Harvard | Mr. Google Tech
GMAT 770, GPA 2.2
Kellogg | Ms. MBA For Social Impact
GMAT 720, GPA 3.9
Harvard | Mr. Low GPA Product Manager
GMAT 780, GPA 3.1
Chicago Booth | Mr. Controller & Critic
GMAT 750, GPA 6.61 / 7.00 (equivalent to 3.78 / 4.00)
Kellogg | Mr. PE Social Impact
GMAT Waived, GPA 3.51
MIT Sloan | Mr. International Impact
GRE 326, GPA 3.5
MIT Sloan | Mr. Energy Enthusiast
GMAT 730, GPA 8.39
Chicago Booth | Ms. Future CMO
GMAT Have Not Taken, GPA 2.99
Said Business School | Mr. Global Sales Guy
GMAT 630, GPA 3.5
N U Singapore | Mr. Just And Right
GMAT 700, GPA 4.0
Georgetown McDonough | Mr. International Youngster
GMAT 720, GPA 3.55
Columbia | Mr. Chartered Accountant
GMAT 730, GPA 2.7
Harvard | Mr. Spanish Army Officer
GMAT 710, GPA 3
Kellogg | Mr. Cancer Engineer
GRE 326, GPA 3.3
Chicago Booth | Mr. Financial Analyst
GMAT 750, GPA 3.78
Kellogg | Mr. CPA To MBA
GMAT Waived, GPA 3.2
Stanford GSB | Ms. Sustainable Finance
GMAT Not yet taken- 730 (expected), GPA 3.0 (Equivalent of UK’s 2.1)
Kenan-Flagler | Mr. Healthcare Provider
GMAT COVID19 Exemption, GPA 3.68
MIT Sloan | Ms. International Technologist
GMAT 740, GPA 3.5
UCLA Anderson | Ms. Art Historian
GRE 332, GPA 3.6
Harvard | Mr. Harvard Hopeful
GMAT 740, GPA 3.8
Yale | Mr. Philanthropy Chair
GMAT Awaiting Scores (expect 700-720), GPA 3.3
Columbia | Mr. Startup Musician
GRE Applying Without a Score, GPA First Class
Chicago Booth | Ms. Entrepreneur
GMAT 690, GPA 3.5
Columbia | Mr. MGMT Consulting
GMAT 700, GPA 3.56
Harvard | Mr. Future Family Legacy
GMAT Not Yet Taken (Expected 700-750), GPA 3.0
Wharton | Mr. Big 4
GMAT 770, GPA 8/10

Harvard’s New Essay For MBA Applicants

Harvard Business School's iconic Baker Library

Harvard Business School’s iconic Baker Library


As to the new question, Massar says “They are continuing to leave the door open for students to tell their own story in their own voice without limits.  Candidates will have to remember that in this essay, they are having a conversation with a very intelligent admissions committee composed of people who are really hoping you win.  If there is any secret at all, it’s to assume that they are excited about your candidacy, and also holding you to your very highest standard.  Remember, real, imperfect humans are admitted regularly — I encourage students to celebrate those imperfections, in themselves and in others.”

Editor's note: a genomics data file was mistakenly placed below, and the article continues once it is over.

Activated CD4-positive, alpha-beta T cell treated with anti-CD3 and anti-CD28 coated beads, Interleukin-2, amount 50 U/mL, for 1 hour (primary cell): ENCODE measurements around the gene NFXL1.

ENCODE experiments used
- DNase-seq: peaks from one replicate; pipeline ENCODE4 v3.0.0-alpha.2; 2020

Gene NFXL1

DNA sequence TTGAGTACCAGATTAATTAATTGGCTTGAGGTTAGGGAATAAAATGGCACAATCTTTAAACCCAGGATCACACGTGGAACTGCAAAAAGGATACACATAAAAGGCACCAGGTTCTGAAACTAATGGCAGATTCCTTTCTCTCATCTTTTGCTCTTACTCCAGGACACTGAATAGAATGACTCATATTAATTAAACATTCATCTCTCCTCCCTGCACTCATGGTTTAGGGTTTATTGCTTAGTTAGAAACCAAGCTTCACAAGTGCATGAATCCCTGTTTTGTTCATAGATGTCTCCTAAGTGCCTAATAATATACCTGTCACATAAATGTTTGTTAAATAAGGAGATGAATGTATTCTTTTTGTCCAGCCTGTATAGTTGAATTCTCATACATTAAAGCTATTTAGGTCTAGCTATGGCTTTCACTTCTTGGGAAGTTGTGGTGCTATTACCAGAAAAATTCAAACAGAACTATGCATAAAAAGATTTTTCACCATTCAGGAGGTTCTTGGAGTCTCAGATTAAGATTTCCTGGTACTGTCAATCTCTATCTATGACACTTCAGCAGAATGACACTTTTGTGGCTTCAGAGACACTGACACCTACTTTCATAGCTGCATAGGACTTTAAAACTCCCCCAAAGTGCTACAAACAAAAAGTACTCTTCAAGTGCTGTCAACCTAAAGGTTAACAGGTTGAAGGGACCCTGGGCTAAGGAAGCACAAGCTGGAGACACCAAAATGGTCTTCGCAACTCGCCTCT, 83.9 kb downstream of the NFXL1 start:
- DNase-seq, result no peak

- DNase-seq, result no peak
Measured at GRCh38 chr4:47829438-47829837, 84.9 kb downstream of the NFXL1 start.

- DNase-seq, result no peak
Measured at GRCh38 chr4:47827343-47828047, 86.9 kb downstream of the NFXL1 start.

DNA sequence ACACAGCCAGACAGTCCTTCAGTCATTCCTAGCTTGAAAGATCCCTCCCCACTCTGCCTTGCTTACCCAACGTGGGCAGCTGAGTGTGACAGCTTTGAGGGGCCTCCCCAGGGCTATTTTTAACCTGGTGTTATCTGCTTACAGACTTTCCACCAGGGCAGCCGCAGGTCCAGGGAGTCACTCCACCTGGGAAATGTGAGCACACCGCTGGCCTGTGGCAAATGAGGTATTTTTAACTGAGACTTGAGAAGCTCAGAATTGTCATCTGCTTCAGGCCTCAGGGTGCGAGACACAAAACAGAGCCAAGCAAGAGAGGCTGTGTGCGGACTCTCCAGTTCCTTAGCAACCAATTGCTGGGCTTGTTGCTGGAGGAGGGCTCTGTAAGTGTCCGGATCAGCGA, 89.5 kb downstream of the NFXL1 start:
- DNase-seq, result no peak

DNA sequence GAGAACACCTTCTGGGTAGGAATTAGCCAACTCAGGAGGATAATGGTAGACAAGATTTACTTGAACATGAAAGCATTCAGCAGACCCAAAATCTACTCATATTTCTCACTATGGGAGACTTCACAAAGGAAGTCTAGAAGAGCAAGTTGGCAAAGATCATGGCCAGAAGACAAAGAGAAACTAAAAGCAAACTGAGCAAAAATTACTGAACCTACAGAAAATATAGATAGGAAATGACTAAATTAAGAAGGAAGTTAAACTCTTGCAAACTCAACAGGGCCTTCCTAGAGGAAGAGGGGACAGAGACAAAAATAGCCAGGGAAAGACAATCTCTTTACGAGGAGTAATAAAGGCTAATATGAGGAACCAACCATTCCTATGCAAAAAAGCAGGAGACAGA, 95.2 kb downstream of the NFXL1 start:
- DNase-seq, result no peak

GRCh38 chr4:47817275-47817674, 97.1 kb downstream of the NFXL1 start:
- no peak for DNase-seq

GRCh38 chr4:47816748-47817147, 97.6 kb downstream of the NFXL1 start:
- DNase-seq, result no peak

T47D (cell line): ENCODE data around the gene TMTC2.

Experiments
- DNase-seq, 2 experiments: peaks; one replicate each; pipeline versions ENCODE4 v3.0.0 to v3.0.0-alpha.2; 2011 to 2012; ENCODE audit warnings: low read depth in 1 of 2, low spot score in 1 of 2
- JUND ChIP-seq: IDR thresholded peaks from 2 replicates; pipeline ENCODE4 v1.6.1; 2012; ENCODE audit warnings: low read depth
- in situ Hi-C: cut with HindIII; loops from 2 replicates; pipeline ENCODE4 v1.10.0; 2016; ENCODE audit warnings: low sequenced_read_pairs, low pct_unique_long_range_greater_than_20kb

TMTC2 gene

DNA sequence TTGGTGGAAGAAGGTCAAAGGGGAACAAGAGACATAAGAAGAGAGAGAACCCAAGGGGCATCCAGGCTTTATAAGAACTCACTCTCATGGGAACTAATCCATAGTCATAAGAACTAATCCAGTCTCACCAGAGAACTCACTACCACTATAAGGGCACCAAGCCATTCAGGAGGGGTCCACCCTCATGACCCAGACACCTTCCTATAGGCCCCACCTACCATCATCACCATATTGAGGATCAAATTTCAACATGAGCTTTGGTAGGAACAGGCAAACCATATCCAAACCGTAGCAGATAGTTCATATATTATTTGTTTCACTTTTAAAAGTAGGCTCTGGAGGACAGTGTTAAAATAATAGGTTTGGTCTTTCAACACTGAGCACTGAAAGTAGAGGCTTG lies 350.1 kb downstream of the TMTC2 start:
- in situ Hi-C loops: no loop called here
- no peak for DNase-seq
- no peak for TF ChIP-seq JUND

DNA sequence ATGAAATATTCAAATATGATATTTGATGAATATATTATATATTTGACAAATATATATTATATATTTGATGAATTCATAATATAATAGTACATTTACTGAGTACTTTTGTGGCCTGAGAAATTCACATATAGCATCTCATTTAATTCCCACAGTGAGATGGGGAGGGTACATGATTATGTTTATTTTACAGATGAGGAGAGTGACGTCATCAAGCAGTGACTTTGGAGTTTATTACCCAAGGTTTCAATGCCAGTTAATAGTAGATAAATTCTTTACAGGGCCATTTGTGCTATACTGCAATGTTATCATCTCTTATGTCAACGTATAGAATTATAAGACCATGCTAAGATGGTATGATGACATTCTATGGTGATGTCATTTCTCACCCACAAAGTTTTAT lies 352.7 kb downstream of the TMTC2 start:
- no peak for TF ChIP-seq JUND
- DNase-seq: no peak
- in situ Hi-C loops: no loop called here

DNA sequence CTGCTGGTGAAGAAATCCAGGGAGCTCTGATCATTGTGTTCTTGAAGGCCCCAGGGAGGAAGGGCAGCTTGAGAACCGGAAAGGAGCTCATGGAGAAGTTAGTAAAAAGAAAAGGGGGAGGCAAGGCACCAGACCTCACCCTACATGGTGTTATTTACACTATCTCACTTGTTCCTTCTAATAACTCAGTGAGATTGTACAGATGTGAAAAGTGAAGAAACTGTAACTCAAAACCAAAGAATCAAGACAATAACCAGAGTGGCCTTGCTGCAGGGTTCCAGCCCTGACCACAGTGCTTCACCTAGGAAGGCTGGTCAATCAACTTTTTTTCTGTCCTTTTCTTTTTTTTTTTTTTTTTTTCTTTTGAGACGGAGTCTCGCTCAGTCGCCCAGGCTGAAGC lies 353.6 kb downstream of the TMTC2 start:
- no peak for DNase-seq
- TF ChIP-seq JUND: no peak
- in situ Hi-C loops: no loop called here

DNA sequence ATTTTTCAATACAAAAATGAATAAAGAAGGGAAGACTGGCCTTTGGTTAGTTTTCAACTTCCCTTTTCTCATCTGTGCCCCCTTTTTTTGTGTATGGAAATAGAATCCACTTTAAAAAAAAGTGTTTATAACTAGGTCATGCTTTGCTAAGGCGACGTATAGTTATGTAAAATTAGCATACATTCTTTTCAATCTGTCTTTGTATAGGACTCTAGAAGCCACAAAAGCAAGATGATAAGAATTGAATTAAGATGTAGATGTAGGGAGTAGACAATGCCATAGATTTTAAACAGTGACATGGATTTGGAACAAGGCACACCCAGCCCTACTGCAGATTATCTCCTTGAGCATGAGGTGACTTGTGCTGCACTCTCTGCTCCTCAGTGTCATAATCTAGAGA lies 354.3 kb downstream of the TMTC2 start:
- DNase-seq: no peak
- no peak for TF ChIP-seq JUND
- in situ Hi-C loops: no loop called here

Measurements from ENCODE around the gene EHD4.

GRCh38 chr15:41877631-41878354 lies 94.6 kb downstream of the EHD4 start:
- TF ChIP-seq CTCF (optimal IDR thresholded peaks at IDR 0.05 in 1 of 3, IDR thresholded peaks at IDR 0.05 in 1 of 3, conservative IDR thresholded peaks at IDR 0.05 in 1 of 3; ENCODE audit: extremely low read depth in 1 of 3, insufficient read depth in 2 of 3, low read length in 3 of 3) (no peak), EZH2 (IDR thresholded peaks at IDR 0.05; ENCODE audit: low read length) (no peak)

Kreisberg’s advice?

“First, do no harm.  This is most important because the awful truth is that  these open HBS essays more often do damage, by being annoying, pedantic, braggy, odd or humor fails than they do good.

“So do not adopt a persona or voice that is annoying or irritating. Do not

go into some robo essay about your greatest accomplishments and why, DO NOT OVERTLY talk about leadership and teamwork, although other essay experts might disagree, and do not do some jive about how x and y of the HBS program can help you.

“You can talk about your goals, in some natural way, that talk grows out of something else, or your goals are helpful in understanding your non-trad resume. Do not, for the most part, list courses, profs, treks, and etc that you want to take.


“OK, so what should you do. First, figure out if there is anything the adcom really needs to know.  Very often the answer to that is NO THERE IS NOT.  I would say that is the case in over 70 percent of the applications. Things they need to know are why MBA if you are from a very non-trad background, what oddball job or company X was, and why you are applying if really old, really young, etc.

“A low GMAT/GRE should be addressed and what to say is a topic for another essay. But the golden rule is, if first GMAT was low, you really should show good faith and take it again.

“Beyond that, what do regular schmucks say who wind up getting in. Most often, nothing much, but it is not harmful. Just some tepid jive about jobs and all the things I told you not to say, but not in any stupid or obnoxious way. Those people get in based on GPA, GMAT, work history and identity politics. All the stuff they already know about you.“

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About The Author

John A. Byrne is the founder and editor-in-chief of C-Change Media, publishers of Poets&Quants and four other higher education websites. He has authored or co-authored more than ten books, including two New York Times bestsellers. John is the former executive editor of Businessweek, editor-in-chief of Businessweek. com, editor-in-chief of Fast Company, and the creator of the first regularly published rankings of business schools. As the co-founder of CentreCourt MBA Festivals, he hopes to meet you at the next MBA event in-person or online.